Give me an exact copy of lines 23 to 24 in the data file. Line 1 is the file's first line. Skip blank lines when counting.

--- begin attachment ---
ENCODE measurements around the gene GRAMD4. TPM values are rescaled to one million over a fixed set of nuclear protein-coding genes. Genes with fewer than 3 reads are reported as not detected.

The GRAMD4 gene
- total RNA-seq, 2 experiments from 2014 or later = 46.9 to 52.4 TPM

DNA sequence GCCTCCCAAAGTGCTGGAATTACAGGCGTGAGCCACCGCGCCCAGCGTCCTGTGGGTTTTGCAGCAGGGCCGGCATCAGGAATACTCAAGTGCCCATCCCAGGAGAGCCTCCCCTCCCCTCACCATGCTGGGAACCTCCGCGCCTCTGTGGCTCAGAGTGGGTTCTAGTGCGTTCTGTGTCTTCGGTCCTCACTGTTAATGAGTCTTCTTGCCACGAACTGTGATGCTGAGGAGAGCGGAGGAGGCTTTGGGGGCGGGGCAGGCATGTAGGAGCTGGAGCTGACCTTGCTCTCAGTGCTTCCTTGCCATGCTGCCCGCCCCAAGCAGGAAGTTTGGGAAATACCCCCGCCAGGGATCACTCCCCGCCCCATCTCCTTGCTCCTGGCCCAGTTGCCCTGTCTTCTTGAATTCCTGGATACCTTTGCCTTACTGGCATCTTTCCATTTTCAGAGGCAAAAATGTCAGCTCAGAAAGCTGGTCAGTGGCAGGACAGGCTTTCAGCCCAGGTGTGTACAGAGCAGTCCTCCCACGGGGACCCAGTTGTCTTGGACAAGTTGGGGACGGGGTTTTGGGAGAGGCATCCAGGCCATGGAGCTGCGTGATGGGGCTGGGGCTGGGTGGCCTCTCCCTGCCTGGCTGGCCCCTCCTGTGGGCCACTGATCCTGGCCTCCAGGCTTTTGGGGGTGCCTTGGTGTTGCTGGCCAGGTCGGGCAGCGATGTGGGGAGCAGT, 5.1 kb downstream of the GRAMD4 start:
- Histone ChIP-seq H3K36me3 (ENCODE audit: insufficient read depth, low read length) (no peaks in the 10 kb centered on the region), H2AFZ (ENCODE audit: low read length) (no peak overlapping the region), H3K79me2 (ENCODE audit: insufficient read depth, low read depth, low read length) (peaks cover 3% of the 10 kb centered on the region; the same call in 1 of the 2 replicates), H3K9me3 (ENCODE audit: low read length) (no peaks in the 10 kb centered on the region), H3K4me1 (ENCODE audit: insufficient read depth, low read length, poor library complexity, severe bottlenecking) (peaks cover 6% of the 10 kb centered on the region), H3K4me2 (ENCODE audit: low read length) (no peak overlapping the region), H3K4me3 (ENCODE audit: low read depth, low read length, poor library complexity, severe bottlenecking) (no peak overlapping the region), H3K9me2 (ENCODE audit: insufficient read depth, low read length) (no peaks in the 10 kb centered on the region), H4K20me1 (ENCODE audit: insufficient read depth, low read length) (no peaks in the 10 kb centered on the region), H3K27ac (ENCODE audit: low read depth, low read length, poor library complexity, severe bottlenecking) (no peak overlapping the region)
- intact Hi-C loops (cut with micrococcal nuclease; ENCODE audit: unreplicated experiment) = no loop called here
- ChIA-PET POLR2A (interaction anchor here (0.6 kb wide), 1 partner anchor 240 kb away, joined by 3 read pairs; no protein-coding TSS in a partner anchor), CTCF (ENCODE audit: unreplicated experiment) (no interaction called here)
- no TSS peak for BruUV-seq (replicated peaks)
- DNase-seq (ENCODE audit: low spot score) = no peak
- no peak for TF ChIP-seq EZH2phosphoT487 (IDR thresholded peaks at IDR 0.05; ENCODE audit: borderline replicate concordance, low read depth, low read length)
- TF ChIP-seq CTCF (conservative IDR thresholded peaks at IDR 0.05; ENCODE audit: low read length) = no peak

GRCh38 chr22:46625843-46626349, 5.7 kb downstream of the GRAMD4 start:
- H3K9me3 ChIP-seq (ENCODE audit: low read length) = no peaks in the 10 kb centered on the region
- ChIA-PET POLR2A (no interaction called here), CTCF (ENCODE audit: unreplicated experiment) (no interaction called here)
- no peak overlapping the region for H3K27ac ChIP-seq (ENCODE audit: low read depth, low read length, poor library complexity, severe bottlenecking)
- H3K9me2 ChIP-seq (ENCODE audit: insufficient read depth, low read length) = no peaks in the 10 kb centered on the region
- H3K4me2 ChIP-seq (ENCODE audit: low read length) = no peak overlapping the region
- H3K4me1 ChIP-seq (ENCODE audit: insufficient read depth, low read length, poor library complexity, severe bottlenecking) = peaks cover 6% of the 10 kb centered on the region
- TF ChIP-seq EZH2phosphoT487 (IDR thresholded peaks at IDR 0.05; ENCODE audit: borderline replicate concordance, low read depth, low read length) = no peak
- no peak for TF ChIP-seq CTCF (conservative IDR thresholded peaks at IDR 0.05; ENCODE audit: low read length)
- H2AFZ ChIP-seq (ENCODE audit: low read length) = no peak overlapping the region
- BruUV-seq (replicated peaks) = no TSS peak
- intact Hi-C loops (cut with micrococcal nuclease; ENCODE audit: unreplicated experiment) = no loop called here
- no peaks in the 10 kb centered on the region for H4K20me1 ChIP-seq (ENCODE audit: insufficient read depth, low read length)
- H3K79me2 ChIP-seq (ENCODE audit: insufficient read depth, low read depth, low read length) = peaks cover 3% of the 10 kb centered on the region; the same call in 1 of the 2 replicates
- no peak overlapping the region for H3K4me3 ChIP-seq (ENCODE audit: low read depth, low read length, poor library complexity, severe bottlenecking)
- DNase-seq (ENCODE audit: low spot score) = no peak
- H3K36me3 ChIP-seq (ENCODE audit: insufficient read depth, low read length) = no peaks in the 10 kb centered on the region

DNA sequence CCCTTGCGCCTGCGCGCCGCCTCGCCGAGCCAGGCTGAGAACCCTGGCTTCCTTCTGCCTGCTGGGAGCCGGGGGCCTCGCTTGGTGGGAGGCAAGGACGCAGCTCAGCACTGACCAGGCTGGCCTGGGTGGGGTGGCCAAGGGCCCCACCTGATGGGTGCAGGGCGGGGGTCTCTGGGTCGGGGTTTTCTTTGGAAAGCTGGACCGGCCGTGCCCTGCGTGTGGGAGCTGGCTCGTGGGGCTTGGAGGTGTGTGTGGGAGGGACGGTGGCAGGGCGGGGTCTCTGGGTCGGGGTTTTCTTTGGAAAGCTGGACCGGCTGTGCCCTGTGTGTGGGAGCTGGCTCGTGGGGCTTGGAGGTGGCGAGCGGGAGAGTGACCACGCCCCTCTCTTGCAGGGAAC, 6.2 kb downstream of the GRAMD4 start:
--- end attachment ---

- intact Hi-C loops (cut with micrococcal nuclease; ENCODE audit: unreplicated experiment) = no loop called here
- no peaks in the 10 kb centered on the region for H4K20me1 ChIP-seq (ENCODE audit: insufficient read depth, low read length)